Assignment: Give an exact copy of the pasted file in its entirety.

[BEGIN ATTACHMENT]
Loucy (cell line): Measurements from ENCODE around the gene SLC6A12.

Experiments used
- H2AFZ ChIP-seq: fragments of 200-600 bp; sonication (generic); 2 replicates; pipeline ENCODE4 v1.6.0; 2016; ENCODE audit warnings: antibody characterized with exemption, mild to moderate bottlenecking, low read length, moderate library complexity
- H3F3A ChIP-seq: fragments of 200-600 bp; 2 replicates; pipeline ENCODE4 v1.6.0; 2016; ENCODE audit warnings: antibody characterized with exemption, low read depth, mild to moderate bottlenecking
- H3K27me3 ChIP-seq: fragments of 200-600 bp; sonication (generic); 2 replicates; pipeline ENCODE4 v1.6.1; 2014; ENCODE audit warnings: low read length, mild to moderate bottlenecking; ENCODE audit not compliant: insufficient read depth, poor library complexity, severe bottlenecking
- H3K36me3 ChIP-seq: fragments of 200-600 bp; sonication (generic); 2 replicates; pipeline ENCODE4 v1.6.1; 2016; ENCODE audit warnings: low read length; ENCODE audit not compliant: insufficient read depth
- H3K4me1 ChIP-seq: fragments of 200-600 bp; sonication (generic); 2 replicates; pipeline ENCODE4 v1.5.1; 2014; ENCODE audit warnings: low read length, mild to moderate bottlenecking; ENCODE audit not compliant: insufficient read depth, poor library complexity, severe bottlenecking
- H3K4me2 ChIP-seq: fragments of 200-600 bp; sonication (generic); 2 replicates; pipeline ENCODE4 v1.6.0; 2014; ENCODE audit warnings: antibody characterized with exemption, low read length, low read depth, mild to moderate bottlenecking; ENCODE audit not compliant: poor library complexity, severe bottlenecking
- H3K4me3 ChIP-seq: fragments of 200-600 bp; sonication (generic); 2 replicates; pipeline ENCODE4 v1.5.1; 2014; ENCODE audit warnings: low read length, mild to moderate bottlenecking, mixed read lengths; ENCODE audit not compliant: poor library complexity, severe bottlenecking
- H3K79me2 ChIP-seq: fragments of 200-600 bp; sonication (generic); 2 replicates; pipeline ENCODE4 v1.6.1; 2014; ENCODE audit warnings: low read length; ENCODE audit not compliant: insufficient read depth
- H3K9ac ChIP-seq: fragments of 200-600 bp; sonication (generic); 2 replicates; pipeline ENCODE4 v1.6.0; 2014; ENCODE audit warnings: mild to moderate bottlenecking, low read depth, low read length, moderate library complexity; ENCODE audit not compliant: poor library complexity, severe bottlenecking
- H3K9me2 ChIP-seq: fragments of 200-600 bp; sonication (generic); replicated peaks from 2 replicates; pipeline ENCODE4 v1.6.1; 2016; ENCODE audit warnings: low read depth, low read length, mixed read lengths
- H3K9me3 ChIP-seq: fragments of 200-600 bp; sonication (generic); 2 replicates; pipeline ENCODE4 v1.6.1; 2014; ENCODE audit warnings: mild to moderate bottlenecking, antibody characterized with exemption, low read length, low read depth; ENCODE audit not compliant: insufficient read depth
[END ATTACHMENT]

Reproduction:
Loucy (cell line): Measurements from ENCODE around the gene SLC6A12.

Experiments used
- H2AFZ ChIP-seq: fragments of 200-600 bp; sonication (generic); 2 replicates; pipeline ENCODE4 v1.6.0; 2016; ENCODE audit warnings: antibody characterized with exemption, mild to moderate bottlenecking, low read length, moderate library complexity
- H3F3A ChIP-seq: fragments of 200-600 bp; 2 replicates; pipeline ENCODE4 v1.6.0; 2016; ENCODE audit warnings: antibody characterized with exemption, low read depth, mild to moderate bottlenecking
- H3K27me3 ChIP-seq: fragments of 200-600 bp; sonication (generic); 2 replicates; pipeline ENCODE4 v1.6.1; 2014; ENCODE audit warnings: low read length, mild to moderate bottlenecking; ENCODE audit not compliant: insufficient read depth, poor library complexity, severe bottlenecking
- H3K36me3 ChIP-seq: fragments of 200-600 bp; sonication (generic); 2 replicates; pipeline ENCODE4 v1.6.1; 2016; ENCODE audit warnings: low read length; ENCODE audit not compliant: insufficient read depth
- H3K4me1 ChIP-seq: fragments of 200-600 bp; sonication (generic); 2 replicates; pipeline ENCODE4 v1.5.1; 2014; ENCODE audit warnings: low read length, mild to moderate bottlenecking; ENCODE audit not compliant: insufficient read depth, poor library complexity, severe bottlenecking
- H3K4me2 ChIP-seq: fragments of 200-600 bp; sonication (generic); 2 replicates; pipeline ENCODE4 v1.6.0; 2014; ENCODE audit warnings: antibody characterized with exemption, low read length, low read depth, mild to moderate bottlenecking; ENCODE audit not compliant: poor library complexity, severe bottlenecking
- H3K4me3 ChIP-seq: fragments of 200-600 bp; sonication (generic); 2 replicates; pipeline ENCODE4 v1.5.1; 2014; ENCODE audit warnings: low read length, mild to moderate bottlenecking, mixed read lengths; ENCODE audit not compliant: poor library complexity, severe bottlenecking
- H3K79me2 ChIP-seq: fragments of 200-600 bp; sonication (generic); 2 replicates; pipeline ENCODE4 v1.6.1; 2014; ENCODE audit warnings: low read length; ENCODE audit not compliant: insufficient read depth
- H3K9ac ChIP-seq: fragments of 200-600 bp; sonication (generic); 2 replicates; pipeline ENCODE4 v1.6.0; 2014; ENCODE audit warnings: mild to moderate bottlenecking, low read depth, low read length, moderate library complexity; ENCODE audit not compliant: poor library complexity, severe bottlenecking
- H3K9me2 ChIP-seq: fragments of 200-600 bp; sonication (generic); replicated peaks from 2 replicates; pipeline ENCODE4 v1.6.1; 2016; ENCODE audit warnings: low read depth, low read length, mixed read lengths
- H3K9me3 ChIP-seq: fragments of 200-600 bp; sonication (generic); 2 replicates; pipeline ENCODE4 v1.6.1; 2014; ENCODE audit warnings: mild to moderate bottlenecking, antibody characterized with exemption, low read length, low read depth; ENCODE audit not compliant: insufficient read depth